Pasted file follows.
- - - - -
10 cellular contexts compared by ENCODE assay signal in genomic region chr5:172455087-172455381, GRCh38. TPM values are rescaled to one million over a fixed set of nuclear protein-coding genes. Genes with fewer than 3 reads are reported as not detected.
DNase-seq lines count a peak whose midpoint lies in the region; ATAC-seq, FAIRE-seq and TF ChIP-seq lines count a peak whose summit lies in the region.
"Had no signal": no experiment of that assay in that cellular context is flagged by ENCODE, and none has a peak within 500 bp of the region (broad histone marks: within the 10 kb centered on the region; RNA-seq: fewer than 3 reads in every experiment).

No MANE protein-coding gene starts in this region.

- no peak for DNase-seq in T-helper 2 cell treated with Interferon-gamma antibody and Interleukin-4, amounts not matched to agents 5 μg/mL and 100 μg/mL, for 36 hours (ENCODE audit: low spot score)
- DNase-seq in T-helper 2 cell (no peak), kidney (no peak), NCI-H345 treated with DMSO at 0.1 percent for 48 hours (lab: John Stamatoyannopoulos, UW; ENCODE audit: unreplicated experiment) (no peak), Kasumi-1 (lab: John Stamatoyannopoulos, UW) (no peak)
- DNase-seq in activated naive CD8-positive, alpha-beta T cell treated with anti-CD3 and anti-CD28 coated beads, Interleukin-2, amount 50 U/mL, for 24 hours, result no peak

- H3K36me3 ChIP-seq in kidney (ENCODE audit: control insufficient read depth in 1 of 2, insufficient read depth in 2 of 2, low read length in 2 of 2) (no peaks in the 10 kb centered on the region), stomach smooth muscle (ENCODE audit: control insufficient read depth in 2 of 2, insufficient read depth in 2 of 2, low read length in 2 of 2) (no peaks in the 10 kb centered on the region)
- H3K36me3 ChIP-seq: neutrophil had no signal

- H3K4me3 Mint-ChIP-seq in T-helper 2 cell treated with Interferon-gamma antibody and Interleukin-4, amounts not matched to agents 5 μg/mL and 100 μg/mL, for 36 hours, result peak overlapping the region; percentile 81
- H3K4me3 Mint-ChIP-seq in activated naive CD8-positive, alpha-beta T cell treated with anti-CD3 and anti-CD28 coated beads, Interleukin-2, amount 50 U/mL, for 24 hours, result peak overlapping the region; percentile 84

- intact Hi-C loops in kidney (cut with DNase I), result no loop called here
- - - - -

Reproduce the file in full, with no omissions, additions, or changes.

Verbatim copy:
10 cellular contexts compared by ENCODE assay signal in genomic region chr5:172455087-172455381, GRCh38. TPM values are rescaled to one million over a fixed set of nuclear protein-coding genes. Genes with fewer than 3 reads are reported as not detected.
DNase-seq lines count a peak whose midpoint lies in the region; ATAC-seq, FAIRE-seq and TF ChIP-seq lines count a peak whose summit lies in the region.
"Had no signal": no experiment of that assay in that cellular context is flagged by ENCODE, and none has a peak within 500 bp of the region (broad histone marks: within the 10 kb centered on the region; RNA-seq: fewer than 3 reads in every experiment).

No MANE protein-coding gene starts in this region.

- no peak for DNase-seq in T-helper 2 cell treated with Interferon-gamma antibody and Interleukin-4, amounts not matched to agents 5 μg/mL and 100 μg/mL, for 36 hours (ENCODE audit: low spot score)
- DNase-seq in T-helper 2 cell (no peak), kidney (no peak), NCI-H345 treated with DMSO at 0.1 percent for 48 hours (lab: John Stamatoyannopoulos, UW; ENCODE audit: unreplicated experiment) (no peak), Kasumi-1 (lab: John Stamatoyannopoulos, UW) (no peak)
- DNase-seq in activated naive CD8-positive, alpha-beta T cell treated with anti-CD3 and anti-CD28 coated beads, Interleukin-2, amount 50 U/mL, for 24 hours, result no peak

- H3K36me3 ChIP-seq in kidney (ENCODE audit: control insufficient read depth in 1 of 2, insufficient read depth in 2 of 2, low read length in 2 of 2) (no peaks in the 10 kb centered on the region), stomach smooth muscle (ENCODE audit: control insufficient read depth in 2 of 2, insufficient read depth in 2 of 2, low read length in 2 of 2) (no peaks in the 10 kb centered on the region)
- H3K36me3 ChIP-seq: neutrophil had no signal

- H3K4me3 Mint-ChIP-seq in T-helper 2 cell treated with Interferon-gamma antibody and Interleukin-4, amounts not matched to agents 5 μg/mL and 100 μg/mL, for 36 hours, result peak overlapping the region; percentile 81
- H3K4me3 Mint-ChIP-seq in activated naive CD8-positive, alpha-beta T cell treated with anti-CD3 and anti-CD28 coated beads, Interleukin-2, amount 50 U/mL, for 24 hours, result peak overlapping the region; percentile 84

- intact Hi-C loops in kidney (cut with DNase I), result no loop called here